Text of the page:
Recipes for Healthy Places: Building healthy food into land use plans in Chicago's Neighborhoods
Tuesday, November 3, 2015: 8:30 a.m. - 10:00 a.m.
What policies make for a healthy community? How can or should they intersect, recognizing the multitude of environmental, social and food systems and factors that affect health, and that together comprise a community? Chicago is known for its parks, boulevards, and green spaces. Unfortunately, these spaces are not always equally available to all socioeconomic groups. Under a Communities Putting Prevention to Work (CPPW) grant from the Centers for Disease Control and Prevention, the City of Chicago and the Consortium to Lower Obesity in Chicago Children (CLOCC) developed a citywide plan called Recipe for Healthy Places to maximize the utilization of these open spaces, not only for physical activity, but also to strengthen communities, provide jobs, and produce healthy, fresh food. This session will discuss the ongoing efforts between the City of Chicago and its community partners to implement the plan’s recommendations to deliberately link community planning goals with increased food access. Bradley Roback, from Chicago’s Department of Planning and Development, will provide an overview of the City’s recent policies to incorporate health and food related issues into local land use planning projects. Examples will include repurposing vacant land into recreational facilities and urban agriculture districts in Englewood, West Englewood and Washington Park. Growing Home, has been helping people find meaningful careers through farming since 2002. As an urban farm and job training organization, Growing Home trained over 40 Englewood residents in 2014, 79% of whom found jobs in Chicago’s food sector. Executive Director Harry Rhodes will discuss the development of their farms in West Englewood and the successes and challenges it faces serving the Englewood community. Finally, Emmanuel Pratt, Executive Director of the Sweetwater Foundation talks about his organization’s work to integrate the arts, design and urban food production in Washington Park, and its impact on the surrounding neighborhood. Few reliable and consistent measures currently exist to assess the true impact of urban gardens and farms. This gap will be discussed in the context of these two farming initiatives, and will include innovative ways to turn qualitative data into reliable outcomes of community impact.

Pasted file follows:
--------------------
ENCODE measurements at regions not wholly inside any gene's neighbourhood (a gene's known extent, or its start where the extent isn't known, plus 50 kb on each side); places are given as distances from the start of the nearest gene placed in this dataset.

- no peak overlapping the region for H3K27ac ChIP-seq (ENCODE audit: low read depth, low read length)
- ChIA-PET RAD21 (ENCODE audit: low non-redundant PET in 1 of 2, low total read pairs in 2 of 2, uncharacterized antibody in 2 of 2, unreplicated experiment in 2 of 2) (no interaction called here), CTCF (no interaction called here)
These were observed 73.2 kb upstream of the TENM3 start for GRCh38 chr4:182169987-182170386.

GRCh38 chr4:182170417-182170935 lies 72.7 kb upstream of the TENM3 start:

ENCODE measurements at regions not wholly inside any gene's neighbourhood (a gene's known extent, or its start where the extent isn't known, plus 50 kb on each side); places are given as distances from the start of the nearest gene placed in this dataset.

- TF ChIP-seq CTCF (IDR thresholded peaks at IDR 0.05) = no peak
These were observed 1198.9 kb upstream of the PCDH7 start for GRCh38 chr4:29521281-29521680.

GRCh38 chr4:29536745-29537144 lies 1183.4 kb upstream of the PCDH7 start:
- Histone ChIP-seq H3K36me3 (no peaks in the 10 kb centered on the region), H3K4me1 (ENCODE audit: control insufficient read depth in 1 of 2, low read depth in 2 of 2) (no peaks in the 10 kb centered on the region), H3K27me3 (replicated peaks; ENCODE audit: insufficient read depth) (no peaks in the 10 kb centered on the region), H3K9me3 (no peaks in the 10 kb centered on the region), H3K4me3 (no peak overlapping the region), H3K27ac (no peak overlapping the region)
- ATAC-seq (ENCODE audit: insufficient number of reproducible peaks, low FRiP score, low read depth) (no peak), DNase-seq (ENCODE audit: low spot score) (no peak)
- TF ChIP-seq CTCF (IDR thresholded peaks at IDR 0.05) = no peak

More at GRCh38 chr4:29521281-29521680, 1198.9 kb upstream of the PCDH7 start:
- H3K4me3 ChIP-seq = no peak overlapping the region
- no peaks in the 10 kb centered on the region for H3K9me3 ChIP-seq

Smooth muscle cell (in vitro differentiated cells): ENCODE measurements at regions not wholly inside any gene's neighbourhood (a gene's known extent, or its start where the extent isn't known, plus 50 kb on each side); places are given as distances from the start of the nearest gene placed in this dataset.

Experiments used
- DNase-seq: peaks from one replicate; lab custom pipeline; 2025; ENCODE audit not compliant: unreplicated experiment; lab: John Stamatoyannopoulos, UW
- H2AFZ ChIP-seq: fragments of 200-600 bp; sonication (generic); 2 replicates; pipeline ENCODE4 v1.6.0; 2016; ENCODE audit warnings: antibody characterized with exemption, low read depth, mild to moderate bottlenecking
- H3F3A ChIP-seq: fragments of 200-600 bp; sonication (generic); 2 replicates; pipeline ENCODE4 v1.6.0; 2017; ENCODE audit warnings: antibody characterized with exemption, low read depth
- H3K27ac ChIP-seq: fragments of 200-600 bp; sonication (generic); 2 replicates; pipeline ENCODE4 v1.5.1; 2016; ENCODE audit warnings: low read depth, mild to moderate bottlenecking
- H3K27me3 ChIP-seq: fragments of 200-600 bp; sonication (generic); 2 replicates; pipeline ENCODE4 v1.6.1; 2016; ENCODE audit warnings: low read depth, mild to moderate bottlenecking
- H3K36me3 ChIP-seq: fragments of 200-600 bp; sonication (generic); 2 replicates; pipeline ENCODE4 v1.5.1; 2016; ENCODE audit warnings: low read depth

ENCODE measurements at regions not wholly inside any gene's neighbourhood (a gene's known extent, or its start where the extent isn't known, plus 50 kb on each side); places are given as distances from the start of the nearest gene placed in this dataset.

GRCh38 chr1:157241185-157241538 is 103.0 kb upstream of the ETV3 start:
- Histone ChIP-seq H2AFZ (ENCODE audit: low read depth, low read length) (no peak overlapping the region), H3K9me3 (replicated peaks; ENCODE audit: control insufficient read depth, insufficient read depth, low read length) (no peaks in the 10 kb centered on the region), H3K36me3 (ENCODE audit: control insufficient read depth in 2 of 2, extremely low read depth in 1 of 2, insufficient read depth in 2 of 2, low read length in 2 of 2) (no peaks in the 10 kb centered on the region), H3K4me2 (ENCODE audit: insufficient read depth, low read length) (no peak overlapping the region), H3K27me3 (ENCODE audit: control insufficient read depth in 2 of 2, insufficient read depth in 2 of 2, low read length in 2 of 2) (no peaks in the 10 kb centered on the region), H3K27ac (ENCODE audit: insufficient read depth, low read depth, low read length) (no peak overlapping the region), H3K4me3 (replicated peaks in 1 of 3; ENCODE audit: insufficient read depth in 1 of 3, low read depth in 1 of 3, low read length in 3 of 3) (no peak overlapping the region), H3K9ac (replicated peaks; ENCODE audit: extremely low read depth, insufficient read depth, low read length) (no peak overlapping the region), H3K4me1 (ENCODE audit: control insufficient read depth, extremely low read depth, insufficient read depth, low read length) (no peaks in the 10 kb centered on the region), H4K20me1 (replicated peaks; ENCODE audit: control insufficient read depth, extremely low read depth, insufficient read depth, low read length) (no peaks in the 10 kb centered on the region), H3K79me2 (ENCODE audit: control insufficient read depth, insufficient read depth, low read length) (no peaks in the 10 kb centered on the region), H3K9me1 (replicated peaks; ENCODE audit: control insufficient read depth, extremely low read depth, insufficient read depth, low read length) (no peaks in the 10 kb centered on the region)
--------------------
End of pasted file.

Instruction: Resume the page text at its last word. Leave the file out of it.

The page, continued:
Session Objectives: 1. Summarize the City of Chicago’s recent policy changes to incorporate health and food into local land use planning.
2. Discuss the impact of City of Chicago food policy changes on surrounding communities.
3. Describe some of Chicago’s community-based efforts to revitalize neighborhoods through urban farming and community development.
4. Discuss the potential impact of planned open spaces, urban farms, and other productive landscapes on health indicators in underserved urban communities, using examples from Chicago neighborhoods.
See individual abstracts for presenting author's disclosure statement and author's information.
Organized by: Environment
Endorsed by: Food and Nutrition, Public Health Education and Health Promotion, APHA-Committee on Women's Rights